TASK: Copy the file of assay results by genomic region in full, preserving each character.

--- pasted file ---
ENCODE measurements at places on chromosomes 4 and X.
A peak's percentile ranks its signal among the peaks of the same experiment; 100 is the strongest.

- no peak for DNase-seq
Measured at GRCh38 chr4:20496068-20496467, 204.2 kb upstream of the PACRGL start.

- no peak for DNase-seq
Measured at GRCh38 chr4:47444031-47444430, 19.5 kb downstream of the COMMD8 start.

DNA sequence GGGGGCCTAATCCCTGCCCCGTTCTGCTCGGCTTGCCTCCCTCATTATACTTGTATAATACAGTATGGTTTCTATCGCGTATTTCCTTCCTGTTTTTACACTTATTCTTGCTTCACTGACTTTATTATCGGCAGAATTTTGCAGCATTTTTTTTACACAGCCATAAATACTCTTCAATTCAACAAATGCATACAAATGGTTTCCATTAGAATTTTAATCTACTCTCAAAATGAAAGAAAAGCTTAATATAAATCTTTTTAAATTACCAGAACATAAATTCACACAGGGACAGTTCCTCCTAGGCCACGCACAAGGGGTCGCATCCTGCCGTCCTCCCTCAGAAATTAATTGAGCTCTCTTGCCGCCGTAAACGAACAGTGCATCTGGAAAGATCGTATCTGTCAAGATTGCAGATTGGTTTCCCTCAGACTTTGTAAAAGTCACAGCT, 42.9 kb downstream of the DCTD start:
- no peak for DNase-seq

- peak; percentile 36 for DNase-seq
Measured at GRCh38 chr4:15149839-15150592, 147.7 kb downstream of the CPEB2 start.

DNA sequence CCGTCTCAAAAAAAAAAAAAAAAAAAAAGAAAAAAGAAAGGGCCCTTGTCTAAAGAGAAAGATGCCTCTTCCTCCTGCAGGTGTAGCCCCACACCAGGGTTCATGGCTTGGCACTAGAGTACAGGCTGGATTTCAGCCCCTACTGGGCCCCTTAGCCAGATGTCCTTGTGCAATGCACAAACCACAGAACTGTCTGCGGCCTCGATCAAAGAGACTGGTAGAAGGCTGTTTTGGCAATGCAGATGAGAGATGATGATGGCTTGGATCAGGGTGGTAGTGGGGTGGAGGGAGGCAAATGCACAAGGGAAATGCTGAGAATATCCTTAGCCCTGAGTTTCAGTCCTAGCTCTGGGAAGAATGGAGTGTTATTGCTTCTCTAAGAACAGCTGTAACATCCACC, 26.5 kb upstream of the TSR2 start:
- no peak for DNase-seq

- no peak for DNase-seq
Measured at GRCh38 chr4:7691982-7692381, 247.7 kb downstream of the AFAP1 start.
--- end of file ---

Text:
ENCODE measurements at places on chromosomes 4 and X.
A peak's percentile ranks its signal among the peaks of the same experiment; 100 is the strongest.

- no peak for DNase-seq
Measured at GRCh38 chr4:20496068-20496467, 204.2 kb upstream of the PACRGL start.

- no peak for DNase-seq
Measured at GRCh38 chr4:47444031-47444430, 19.5 kb downstream of the COMMD8 start.

DNA sequence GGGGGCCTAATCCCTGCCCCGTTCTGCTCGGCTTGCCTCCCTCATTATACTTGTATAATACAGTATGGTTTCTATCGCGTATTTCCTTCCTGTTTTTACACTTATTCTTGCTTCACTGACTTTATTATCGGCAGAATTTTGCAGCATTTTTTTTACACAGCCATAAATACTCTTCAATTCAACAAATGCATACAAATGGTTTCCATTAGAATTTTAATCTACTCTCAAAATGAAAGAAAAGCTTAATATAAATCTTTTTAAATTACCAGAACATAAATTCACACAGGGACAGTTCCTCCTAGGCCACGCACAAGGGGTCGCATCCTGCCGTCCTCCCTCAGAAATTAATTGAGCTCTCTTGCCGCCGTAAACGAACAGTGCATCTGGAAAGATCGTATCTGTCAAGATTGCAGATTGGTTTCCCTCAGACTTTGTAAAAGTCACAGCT, 42.9 kb downstream of the DCTD start:
- no peak for DNase-seq

- peak; percentile 36 for DNase-seq
Measured at GRCh38 chr4:15149839-15150592, 147.7 kb downstream of the CPEB2 start.

DNA sequence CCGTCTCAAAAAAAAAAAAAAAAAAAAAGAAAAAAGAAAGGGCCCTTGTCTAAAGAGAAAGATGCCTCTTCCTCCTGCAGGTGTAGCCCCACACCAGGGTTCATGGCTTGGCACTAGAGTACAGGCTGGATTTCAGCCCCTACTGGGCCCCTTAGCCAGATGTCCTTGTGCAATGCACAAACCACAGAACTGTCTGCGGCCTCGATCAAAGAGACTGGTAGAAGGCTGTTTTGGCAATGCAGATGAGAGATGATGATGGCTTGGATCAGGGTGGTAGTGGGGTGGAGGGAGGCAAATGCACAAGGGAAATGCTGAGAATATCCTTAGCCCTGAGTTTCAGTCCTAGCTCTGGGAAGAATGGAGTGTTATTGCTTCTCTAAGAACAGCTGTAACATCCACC, 26.5 kb upstream of the TSR2 start:
- no peak for DNase-seq

- no peak for DNase-seq
Measured at GRCh38 chr4:7691982-7692381, 247.7 kb downstream of the AFAP1 start.